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Washburn Law Journal Online

John Spisak | November 10, 2022 | PDF Version (141 KB)

Summary: The United States Supreme Court reversed the Third Circuit's ruling that Eleventh Amendment sovereign immunity barred private parties from exercising delegated federal eminent powers.  PennEast Pipeline Company held a Federal Energy Regulatory Commission certificate for public convenience and necessity authorizing the construction of a natural gas pipeline from Pennsylvania to New Jersey.  Even though the Court correctly held that the federal government can delegate its power to sue the nonconsenting states, the Court's reasoning did not rationally support its holding.

Preferred Citation: John SpisakThe Right Pipeline for All the Wrong Reasons, 62 Washburn L.J. Online 1 (2022), https://washburnlaw.edu/wljonline/spisak-pipeline.

The Bankruptcy Cheat Code: How Bad Actors Are Escaping Liability Through the Bankruptcy Code

Britani Potter | November 2, 2022 | PDF Version (166 KB)

Summary: The U.S. District Court for the Southern District of New York vacated Purdue Pharma’s settlement plan that the Bankruptcy Court had approved because the plan included a release of liability in existing and potential future opioid related civil cases for individuals that are not parties to the bankruptcy proceeding.  The court found that there is no existing statutory authority to allow bankruptcy courts to authorize such third-party releases for non-debtors.  Allowing such releases provides for an escape of liability for knowingly bad acts—a purpose outside of what the bankruptcy system is intended to do.

Preferred Citation: Britani Potter, The Bankruptcy Cheat Code: How Bad Actors Are Escaping Liability Through the Bankruptcy Code, 62 Washburn L.J. Online 1 (2022), https://washburnlaw.edu/wljonline/potter-bankruptcy.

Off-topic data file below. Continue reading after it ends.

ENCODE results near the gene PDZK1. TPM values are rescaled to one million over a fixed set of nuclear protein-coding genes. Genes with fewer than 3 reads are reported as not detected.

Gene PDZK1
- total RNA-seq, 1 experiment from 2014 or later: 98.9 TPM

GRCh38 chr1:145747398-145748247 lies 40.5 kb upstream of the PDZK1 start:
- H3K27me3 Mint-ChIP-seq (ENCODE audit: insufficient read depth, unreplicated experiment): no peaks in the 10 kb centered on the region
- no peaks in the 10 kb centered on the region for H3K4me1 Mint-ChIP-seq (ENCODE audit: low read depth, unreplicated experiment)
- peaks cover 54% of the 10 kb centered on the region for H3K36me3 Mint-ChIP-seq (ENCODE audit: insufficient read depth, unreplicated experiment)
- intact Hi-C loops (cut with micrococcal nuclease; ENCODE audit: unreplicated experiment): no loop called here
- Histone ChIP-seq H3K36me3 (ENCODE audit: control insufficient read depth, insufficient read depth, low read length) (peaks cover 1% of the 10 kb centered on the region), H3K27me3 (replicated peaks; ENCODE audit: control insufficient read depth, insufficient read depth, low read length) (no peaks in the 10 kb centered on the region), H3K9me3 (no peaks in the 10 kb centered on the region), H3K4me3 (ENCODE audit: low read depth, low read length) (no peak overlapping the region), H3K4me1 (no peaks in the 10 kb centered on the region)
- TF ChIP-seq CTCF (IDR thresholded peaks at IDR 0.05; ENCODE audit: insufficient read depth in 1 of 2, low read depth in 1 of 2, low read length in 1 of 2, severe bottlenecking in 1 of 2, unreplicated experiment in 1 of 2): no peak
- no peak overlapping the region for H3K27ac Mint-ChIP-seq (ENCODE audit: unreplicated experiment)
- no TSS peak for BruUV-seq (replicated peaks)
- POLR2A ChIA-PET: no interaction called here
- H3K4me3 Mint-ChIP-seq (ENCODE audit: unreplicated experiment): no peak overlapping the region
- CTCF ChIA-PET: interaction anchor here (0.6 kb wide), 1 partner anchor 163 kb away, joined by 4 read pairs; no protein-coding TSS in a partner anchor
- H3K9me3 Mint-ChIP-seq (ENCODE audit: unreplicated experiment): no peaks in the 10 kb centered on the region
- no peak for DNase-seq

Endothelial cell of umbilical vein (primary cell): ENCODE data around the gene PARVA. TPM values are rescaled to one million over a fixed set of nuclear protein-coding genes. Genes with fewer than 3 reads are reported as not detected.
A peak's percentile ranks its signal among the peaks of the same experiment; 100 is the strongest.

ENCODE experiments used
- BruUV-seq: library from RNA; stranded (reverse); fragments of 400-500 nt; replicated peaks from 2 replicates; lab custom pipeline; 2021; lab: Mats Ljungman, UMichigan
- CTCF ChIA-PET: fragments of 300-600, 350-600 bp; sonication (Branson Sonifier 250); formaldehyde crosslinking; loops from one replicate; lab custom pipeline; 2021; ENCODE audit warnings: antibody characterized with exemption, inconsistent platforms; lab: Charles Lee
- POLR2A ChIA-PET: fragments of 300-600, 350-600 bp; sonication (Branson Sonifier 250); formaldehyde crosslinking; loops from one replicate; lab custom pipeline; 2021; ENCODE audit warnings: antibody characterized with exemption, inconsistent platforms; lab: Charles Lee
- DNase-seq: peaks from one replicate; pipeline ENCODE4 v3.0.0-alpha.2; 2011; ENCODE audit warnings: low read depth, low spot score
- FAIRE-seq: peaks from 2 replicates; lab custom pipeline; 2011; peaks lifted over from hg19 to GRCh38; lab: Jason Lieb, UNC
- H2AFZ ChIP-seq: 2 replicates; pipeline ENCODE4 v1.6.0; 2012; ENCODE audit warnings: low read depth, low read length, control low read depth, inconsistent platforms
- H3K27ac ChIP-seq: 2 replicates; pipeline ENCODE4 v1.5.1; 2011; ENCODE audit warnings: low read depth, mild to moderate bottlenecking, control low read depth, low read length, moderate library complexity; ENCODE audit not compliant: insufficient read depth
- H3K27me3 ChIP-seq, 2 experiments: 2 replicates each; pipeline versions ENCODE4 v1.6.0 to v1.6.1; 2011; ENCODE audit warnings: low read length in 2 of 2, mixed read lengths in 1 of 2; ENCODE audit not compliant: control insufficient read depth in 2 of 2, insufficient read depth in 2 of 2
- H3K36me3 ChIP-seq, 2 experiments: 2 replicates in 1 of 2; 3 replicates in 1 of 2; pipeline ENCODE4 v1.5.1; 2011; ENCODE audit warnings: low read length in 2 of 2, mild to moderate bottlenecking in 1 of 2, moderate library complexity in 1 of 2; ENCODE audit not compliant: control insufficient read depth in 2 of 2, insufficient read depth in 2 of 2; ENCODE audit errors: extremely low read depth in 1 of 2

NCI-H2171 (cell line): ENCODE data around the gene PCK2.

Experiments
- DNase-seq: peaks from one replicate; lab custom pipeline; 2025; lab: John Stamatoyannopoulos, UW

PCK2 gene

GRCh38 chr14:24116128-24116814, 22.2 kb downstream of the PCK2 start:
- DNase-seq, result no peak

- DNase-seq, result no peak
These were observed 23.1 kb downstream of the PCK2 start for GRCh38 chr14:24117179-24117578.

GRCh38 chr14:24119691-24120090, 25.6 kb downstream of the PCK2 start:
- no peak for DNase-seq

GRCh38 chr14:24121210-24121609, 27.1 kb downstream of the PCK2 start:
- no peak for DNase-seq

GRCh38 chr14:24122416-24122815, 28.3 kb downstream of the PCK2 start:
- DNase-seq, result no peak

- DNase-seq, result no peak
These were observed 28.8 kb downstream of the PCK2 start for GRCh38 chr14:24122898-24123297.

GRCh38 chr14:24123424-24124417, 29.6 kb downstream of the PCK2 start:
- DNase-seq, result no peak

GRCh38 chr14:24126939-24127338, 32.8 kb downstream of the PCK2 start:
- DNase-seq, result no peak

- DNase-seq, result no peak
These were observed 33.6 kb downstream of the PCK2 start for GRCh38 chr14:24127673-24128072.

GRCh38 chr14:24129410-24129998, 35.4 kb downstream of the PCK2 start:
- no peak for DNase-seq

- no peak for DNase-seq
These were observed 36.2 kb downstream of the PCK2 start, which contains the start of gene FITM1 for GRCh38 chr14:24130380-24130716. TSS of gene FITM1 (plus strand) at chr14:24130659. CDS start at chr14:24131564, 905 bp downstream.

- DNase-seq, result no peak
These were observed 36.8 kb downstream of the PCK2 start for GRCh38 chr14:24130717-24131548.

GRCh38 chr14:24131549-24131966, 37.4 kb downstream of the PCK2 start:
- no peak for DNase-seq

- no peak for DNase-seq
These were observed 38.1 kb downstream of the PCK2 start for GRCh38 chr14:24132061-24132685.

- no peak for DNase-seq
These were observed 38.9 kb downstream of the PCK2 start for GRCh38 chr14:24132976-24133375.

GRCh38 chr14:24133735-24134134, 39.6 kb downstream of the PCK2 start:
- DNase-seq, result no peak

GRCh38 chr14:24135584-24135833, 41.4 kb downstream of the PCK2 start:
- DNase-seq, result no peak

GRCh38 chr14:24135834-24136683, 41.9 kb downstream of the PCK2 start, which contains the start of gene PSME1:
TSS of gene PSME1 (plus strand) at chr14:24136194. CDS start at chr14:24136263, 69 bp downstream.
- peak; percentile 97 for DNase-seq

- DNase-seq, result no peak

Bad Education: Does the New Kansas Law Criminalizing Falsely Representing Oneself as an Election Official Pass Constitutional Muster? [K.S.A. § 25-2438 / League of Women Voters of Kansas, et al., v. Schwab (Kan. 3d Dist. Ct. 2021) (2021-CV-000299)] 

Taylor Murray | April 29, 2022 | Read this comment

Summary: The Kansas Legislature enacted K.S.A. § 25-2438, which makes it a felony to falsely represent oneself as an election official. Kansas voter education groups filed suit, claiming that the wording of the statute keeps them from engaging in protected political speech because of fear of prosecution. The Shawnee County District Court rejected the plaintiffs’ request for a preliminary injunction without fully acknowledging the confusion generated by the statute’s construction.

Preferred Citation: Taylor Murray, Bad Education: Does the New Kansas Law Criminalizing Falsely Representing Oneself as an Election Official Pass Constitutional Muster?, 61 Washburn L.J. Online (2022) 97, https://washburnlaw.edu/wljonline/murray-bad-education/.

Volume 62 Cases Reviewed